Mathematical Aspects of General Relativity

  • Piotr T. Chruściel

    Université François Rabelais, Tours, France
  • James Isenberg

    University of Oregon, Eugene, United States
  • Alan Rendall

    Max-Planck-Institute for Gravitational Physics, Golm, Germany


The conference brought together people working in mathematical general relativity, a field which lies at the interface of analysis, differential geometry and physics. There was a mix of established workers in the subject with participants at the start of their careers and researchers from neighbouring fields.

The Einstein equations are at the heart of general relativity theory. They form a system of evolution equations and their solutions are conveniently parametrized by initial data. These initial data are required to satisfy constraint equations and these were the topic of several lectures at the conference. The talks of Corvino and Pollack were concerned with recent progress in methods for constructing solutions of the constraints. An important concept for solutions of the constraints is that of mass, including quasilocal mass. This was a central theme of the talks of Degeratu, Huisken and Shi. Huisken introduced a striking new approach to the definition of mass based on isoperimetric inequalities. Dain presented a variational characterization of the extreme Reissner–Nordström solution, thus relating the study of the constraint equations to the theory of black holes. The talk of Wohlfarth was rather outside the main area of the conference. He described a new concept of geometry motivated by string theory which may come to enrich the circle of ideas within mathematical relativity.

Many of the talks at the conference were on evolution equations related to general relativity. Dafermos and Finster presented results related to the dynamical stability of black holes. Dafermos described new results on the rate of decay of solutions of the wave equation on the Schwarzschild spacetime while Finster explained applications of methods of functional analysis to the wave equation on the Kerr spacetime. Struwe's talk concerned uniqueness for supercritical nonlinear wave equations which from the point of view of the Einstein equations are an important example to compare with. The Maxwell equations are another important comparison system and Bauer showed how they can be used to understand more about radiation formulae. Velázquez gave an introduction to singularity formation in the Keller–Segel model, a parabolic system coming from mathematical biology. This is a possible source of insight for obtaining a rigorous understanding of critical collapse in general relativity. The talks of Andréasson, Choptuik and Lindblom dealt with various aspects of the application of numerical techniques to the study of the Einstein evolution equations. Choptuik showed impressive new simulations of coalescing black holes due to Pretorius which could hardly have been imagined just a year ago.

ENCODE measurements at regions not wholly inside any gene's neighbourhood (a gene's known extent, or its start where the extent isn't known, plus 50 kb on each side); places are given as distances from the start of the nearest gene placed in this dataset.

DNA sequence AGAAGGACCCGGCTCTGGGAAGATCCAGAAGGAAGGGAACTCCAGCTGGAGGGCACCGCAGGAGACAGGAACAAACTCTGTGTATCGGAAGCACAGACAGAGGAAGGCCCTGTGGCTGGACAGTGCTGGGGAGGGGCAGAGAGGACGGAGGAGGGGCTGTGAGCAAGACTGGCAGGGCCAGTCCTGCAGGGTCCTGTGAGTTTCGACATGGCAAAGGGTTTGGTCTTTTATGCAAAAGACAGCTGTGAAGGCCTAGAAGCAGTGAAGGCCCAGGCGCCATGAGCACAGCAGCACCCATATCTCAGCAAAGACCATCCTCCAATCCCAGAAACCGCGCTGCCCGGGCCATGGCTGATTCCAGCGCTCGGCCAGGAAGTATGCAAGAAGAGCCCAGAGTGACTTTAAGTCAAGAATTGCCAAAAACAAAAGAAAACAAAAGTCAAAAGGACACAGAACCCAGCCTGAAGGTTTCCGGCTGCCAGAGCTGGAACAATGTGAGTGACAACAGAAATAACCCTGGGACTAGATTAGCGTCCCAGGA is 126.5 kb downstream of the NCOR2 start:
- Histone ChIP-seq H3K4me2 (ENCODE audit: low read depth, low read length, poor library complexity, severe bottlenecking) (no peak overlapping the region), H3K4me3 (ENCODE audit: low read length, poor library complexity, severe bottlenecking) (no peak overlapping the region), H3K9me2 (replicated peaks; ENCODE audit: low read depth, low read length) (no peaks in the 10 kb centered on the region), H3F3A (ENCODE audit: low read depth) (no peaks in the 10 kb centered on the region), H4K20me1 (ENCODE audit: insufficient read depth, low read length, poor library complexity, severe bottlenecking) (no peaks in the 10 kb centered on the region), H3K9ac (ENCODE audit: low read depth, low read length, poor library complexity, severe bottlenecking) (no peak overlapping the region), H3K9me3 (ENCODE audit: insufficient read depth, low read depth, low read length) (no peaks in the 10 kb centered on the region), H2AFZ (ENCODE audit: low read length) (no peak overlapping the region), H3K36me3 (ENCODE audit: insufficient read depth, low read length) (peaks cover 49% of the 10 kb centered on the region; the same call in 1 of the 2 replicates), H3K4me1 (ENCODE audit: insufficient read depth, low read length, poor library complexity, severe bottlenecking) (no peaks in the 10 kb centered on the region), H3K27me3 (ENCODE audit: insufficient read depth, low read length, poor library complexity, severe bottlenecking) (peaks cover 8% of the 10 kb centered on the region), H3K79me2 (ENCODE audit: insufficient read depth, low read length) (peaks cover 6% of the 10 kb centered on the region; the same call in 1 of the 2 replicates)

Cosmology is at present a very active area of research in general relativity. This is in part due to the challenge of understanding the observed accelerated expansion of our universe. Mathematics is beginning to make its mark in this subject and this was reflected by talks of Heinzle, Rendall and Tod.

Mathematical relativity is a meeting point for many ideas and the abstracts which follow give some idea of the variety of the subject. In fact the spectrum of topics discussed by the participants at the conference was much wider than those for which talks could be scheduled. By limiting the number of presentations it was possible to leave plenty of time for people to exchange insights. The lively interactions observed make us hopeful that this conference has given a boost to the development of the subject in the next few years.

Cite this article

Piotr T. Chruściel, James Isenberg, Alan Rendall, Mathematical Aspects of General Relativity. Oberwolfach Rep. 3 (2006), no. 1, pp. 73–118

DOI 10.4171/OWR/2006/02